Spontaneously hypertensive rats (SHR) demonstrate elevated blood pressure, cardiac hypertrophy, glucose intolerance, and insulin resistance compared with age-matched Wistar-Kyoto rats (WKY). We investigated concurrent effects of captopril on blood pressure, cardiac mass, myocardial enzyme activities, glucose tolerance, and insulin action in young male SHR. At 10 weeks of age, SHR were randomized into two groups, one receiving distilled water, the other a captopril solution (50 mg/kg body weight/day). We also examined age-matched WKY receiving distilled water. Blood pressure was measured by tail-cuff during the 4-week treatment period and oral glucose tolerance was tested at the end of treatment. Hearts were weighed and ventricular tissue was assayed for activities of 3-hydroxyacyl-CoA dehydrogenase, citrate synthase, and hexokinase. Growth rates were similar between captopril-treated and control SHR, but less than those of WKY. Captopril reduced blood pressure (134 ± 8 v 177 ± 8 mm Hg, P < .05) and left ventricular mass (-18%, P < .05) in SHR. Cardiac enzyme activities also changed with captopril treatment, reflecting an increased capacity for β- oxidation of fatty acids and reduced potential for glucose phosphorylation in the left ventricle of SHR. Serum concentrations of glucose, insulin, and free fatty acids after a brief fast and in response to oral glucose were not different after captopril treatment, suggesting no improvement in insulin action or glucose tolerance. In summary, treatment of young male SHR with captopril reduces blood pressure and cardiac mass, and promotes a small but significant increase in cardiac capacity for oxidation of fatty acids and reduction of glucose phosphorylation. In contrast, metabolic effects of captopril on oral glucose tolerance and insulin action were not evident.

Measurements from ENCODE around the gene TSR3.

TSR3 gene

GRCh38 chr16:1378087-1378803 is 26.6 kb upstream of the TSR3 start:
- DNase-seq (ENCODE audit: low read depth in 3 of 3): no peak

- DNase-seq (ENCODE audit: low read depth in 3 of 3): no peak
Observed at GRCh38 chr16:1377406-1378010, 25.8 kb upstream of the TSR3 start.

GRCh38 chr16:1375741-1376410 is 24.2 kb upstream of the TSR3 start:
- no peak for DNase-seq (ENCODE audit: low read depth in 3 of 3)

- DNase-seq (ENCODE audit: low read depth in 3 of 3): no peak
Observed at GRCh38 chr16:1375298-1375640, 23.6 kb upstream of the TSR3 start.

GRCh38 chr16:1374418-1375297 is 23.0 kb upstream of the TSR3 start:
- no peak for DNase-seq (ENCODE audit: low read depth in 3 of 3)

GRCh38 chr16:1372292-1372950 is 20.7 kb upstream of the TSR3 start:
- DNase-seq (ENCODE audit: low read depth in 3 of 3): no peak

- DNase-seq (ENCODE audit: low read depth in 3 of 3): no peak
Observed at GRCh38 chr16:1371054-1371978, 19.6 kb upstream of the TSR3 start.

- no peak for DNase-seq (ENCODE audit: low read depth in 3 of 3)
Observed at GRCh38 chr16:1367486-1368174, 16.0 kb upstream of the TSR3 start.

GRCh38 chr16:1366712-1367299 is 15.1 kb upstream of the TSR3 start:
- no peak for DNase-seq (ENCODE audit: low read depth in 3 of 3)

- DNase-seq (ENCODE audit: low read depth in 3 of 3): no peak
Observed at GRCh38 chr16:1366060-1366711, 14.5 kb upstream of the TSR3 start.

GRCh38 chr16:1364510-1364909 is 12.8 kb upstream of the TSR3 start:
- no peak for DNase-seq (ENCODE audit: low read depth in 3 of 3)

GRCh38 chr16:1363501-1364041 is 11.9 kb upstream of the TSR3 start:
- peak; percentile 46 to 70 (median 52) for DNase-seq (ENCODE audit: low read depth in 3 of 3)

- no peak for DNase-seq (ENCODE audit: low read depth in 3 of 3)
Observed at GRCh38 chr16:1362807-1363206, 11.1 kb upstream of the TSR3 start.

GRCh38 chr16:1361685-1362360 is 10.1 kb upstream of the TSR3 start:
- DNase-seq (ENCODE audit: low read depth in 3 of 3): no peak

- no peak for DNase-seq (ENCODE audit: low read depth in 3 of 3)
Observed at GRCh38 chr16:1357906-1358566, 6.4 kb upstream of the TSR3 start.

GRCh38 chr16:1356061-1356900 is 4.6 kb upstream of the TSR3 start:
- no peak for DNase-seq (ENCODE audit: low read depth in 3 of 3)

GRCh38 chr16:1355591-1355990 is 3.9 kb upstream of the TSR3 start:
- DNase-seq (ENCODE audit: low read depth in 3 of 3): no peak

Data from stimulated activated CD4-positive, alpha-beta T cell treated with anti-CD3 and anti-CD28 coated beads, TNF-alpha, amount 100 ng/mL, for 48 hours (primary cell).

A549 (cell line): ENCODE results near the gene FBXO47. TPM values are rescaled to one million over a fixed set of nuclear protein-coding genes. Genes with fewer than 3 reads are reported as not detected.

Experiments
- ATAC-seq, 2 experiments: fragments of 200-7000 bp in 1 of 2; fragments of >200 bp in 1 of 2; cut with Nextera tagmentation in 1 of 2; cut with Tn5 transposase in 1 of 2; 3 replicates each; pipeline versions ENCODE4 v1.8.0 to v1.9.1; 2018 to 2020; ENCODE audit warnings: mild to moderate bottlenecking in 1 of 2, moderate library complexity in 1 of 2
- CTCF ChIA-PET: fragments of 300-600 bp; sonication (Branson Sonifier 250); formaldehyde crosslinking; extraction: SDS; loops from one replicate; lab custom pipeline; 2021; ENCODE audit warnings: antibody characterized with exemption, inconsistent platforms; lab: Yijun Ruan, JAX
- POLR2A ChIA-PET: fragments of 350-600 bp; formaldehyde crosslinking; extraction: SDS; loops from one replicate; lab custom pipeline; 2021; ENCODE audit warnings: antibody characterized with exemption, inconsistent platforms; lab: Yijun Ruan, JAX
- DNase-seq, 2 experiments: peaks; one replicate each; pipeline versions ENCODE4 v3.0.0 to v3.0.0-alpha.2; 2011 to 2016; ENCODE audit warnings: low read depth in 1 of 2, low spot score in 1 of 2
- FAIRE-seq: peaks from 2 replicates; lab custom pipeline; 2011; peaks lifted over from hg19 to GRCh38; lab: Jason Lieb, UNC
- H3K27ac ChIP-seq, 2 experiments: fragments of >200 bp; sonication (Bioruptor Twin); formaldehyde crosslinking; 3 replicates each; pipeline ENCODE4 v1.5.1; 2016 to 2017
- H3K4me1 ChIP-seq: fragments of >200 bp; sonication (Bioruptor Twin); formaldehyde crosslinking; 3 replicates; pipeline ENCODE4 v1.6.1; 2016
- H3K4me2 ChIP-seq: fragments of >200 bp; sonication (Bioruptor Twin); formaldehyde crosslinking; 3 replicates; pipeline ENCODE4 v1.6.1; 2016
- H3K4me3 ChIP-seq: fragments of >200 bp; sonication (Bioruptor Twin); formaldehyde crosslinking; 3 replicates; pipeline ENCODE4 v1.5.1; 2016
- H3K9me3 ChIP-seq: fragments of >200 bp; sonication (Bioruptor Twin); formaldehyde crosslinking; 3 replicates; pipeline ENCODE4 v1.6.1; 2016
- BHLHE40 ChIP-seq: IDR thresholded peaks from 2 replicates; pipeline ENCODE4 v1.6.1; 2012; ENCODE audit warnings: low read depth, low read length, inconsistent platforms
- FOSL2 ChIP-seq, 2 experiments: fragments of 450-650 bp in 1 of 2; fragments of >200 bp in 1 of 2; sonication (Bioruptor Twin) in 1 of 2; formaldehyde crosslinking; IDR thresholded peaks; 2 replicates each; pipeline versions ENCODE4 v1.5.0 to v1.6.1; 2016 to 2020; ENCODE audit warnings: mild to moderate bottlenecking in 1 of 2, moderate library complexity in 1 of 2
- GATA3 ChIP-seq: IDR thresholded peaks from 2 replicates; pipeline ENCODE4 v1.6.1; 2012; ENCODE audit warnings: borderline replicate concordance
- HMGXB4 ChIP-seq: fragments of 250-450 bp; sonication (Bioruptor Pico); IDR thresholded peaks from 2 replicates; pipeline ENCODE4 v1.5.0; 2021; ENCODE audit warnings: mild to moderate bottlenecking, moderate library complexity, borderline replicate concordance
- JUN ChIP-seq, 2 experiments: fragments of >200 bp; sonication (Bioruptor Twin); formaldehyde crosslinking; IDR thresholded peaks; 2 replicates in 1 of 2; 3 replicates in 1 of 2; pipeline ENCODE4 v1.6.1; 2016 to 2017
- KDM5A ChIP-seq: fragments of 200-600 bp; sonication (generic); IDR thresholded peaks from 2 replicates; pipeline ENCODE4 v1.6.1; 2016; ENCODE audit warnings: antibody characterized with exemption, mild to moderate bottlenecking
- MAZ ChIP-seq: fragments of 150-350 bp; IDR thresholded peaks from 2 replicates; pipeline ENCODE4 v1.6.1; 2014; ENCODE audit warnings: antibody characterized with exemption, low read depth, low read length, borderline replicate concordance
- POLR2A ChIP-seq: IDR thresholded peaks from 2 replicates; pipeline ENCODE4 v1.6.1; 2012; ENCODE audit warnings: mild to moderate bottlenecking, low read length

- Cardiac metabolism
- Glucose tolerance
- Insulin action
- Spontaneously hypertensive rat
ASJC Scopus subject areas
- Cardiology and Cardiovascular Medicine